A new study, released for "Equal Pay Day" April 9, shows that women who work full-time jobs in the Charlotte area are paid 76 cents for every dollar paid to men, amounting to an annual gap in wages of $11,906.
That translates to more than $3.1 billion in lost income for local women every year, according to the nonprofit, nonpartisan advocacy group National Partnership for Women & Families, which conducted the analysis based on U.S. Census Bureau data.
If the Charlotte-area gap were eliminated, the analysis says, each full-time working woman could afford to: pay for food for two more years, buy more than 3,200 more gallons of gas, pay mortgage and utilities for nine more months or pay rent for 15 more months.
The Charlotte-area average of 76 cents for every dollar paid to men is lower than the North Carolina average (80 cents) and the national average (77 cents).
More key stats from the study:
- African American women and Latinas fare worse. African American women are paid 64 cents for every dollar paid to men, and Latinas are paid 55 cents for every dollar paid to white, non-Hispanic men.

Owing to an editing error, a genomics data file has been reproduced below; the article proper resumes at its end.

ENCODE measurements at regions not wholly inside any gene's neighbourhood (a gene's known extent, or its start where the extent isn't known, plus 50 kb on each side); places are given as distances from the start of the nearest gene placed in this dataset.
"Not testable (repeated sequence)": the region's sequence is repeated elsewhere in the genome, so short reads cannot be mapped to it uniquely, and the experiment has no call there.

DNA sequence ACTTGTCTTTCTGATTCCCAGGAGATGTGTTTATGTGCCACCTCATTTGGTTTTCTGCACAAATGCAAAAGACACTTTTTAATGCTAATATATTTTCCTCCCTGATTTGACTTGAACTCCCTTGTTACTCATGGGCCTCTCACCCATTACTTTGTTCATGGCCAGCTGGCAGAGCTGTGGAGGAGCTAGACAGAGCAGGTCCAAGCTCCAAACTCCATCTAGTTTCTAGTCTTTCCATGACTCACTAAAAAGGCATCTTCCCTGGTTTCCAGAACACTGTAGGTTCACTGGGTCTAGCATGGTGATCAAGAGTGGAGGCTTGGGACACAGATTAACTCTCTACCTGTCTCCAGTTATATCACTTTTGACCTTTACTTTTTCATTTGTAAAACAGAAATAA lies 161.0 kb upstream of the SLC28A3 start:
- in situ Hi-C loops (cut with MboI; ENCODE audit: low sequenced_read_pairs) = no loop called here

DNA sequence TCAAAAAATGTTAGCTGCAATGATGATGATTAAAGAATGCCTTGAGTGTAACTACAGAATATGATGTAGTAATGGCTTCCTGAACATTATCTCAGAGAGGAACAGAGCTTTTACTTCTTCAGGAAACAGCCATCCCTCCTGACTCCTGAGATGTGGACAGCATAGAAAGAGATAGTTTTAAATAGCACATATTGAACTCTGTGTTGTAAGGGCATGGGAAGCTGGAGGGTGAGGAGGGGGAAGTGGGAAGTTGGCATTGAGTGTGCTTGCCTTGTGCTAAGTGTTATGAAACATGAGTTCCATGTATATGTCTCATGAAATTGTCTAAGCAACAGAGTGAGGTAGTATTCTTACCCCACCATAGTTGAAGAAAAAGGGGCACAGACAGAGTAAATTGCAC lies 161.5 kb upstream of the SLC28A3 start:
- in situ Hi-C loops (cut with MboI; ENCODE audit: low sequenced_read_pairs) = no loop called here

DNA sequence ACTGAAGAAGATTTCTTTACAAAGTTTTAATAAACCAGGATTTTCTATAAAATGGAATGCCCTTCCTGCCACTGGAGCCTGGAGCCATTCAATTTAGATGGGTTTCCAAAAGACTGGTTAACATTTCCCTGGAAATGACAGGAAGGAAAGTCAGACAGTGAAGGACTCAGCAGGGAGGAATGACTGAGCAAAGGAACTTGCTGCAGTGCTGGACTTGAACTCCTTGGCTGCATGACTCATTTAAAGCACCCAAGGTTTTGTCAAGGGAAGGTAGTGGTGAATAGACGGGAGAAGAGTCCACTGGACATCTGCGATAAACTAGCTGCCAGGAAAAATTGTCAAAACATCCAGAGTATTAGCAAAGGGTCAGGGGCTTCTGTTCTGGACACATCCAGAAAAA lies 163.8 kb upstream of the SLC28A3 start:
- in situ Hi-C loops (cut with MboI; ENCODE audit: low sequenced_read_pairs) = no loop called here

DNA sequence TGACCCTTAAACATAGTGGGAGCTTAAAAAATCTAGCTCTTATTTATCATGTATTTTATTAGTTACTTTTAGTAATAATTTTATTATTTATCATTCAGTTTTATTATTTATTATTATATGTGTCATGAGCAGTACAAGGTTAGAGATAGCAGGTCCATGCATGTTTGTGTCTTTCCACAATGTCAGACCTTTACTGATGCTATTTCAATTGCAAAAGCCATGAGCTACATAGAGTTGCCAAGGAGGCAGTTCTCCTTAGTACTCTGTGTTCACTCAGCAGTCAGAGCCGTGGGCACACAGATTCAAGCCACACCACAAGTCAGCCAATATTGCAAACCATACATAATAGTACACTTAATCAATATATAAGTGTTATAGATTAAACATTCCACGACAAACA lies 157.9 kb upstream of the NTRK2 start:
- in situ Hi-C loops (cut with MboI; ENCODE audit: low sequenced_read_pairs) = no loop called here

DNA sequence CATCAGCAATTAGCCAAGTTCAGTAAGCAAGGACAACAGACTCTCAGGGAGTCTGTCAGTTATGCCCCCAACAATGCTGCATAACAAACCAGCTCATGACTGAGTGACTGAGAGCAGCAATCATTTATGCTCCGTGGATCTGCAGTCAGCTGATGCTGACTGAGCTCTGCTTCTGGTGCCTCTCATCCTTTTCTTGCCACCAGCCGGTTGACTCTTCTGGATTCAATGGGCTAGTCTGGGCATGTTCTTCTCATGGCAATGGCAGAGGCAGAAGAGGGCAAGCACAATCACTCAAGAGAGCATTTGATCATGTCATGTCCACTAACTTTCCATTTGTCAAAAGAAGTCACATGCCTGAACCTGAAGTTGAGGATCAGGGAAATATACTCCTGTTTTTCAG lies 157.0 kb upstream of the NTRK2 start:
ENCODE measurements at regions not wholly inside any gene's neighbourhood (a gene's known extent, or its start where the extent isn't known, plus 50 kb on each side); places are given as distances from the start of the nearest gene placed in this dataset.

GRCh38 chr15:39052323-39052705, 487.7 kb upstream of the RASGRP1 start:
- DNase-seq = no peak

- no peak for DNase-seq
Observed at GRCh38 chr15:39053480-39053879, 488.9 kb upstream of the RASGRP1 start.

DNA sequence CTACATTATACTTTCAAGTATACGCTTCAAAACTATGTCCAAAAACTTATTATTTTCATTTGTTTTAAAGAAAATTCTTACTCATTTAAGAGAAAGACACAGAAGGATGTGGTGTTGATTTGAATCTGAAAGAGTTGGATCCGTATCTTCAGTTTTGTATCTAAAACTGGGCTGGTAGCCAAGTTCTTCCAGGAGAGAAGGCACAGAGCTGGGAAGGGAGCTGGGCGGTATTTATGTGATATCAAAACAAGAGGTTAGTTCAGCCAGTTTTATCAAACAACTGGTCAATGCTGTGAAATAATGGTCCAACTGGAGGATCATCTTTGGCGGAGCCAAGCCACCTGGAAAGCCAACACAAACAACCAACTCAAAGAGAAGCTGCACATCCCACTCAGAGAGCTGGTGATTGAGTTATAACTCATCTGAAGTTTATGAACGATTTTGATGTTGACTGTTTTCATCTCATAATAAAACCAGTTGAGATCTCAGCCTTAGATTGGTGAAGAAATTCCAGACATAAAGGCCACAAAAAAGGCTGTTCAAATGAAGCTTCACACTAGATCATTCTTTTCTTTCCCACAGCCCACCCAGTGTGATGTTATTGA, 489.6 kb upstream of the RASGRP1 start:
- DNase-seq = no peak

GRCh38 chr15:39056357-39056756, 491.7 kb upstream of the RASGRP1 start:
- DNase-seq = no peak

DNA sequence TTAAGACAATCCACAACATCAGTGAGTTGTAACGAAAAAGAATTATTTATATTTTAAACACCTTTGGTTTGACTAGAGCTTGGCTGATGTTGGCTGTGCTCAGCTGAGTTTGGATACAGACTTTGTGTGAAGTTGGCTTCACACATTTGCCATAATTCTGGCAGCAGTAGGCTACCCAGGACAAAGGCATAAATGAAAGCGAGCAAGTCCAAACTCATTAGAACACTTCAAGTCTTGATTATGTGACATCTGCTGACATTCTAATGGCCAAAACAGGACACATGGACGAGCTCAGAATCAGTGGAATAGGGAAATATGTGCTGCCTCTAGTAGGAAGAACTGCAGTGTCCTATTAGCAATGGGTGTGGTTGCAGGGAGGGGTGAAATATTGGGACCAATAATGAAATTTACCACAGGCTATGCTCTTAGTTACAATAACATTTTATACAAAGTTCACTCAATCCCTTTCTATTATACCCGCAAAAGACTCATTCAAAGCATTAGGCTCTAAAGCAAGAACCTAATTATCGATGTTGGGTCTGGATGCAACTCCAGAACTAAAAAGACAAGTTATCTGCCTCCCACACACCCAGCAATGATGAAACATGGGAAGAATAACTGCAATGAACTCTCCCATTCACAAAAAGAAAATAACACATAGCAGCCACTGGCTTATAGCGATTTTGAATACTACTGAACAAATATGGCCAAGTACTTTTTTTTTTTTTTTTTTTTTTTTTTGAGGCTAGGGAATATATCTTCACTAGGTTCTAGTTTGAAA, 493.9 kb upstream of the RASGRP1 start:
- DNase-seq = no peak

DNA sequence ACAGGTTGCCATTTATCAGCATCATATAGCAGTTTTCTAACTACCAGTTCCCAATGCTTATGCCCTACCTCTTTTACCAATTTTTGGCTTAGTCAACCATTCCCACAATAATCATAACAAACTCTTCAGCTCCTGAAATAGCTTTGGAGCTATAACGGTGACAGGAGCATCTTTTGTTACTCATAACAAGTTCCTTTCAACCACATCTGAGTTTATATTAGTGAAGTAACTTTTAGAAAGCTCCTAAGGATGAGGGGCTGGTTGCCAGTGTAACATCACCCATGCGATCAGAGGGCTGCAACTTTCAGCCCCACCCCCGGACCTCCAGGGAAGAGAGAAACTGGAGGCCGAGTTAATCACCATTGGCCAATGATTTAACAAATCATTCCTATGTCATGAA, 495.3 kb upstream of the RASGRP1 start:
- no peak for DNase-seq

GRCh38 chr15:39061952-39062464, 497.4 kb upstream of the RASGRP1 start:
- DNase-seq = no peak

- Since the Equal Pay Act in 1963, the wage gap has been closing at a rate of less than one-half a cent per year. given that rate, the study says, women will not reach equal pay for more than 40 years.
- More than 92,000 Charlotte-area households are headed by women. More than 31,200 of those women-headed households are below the poverty line.
See the full Charlotte report here.
The analysis spans all 50 states and country's 50-largest metropolitan areas. Check other city and state rankings here.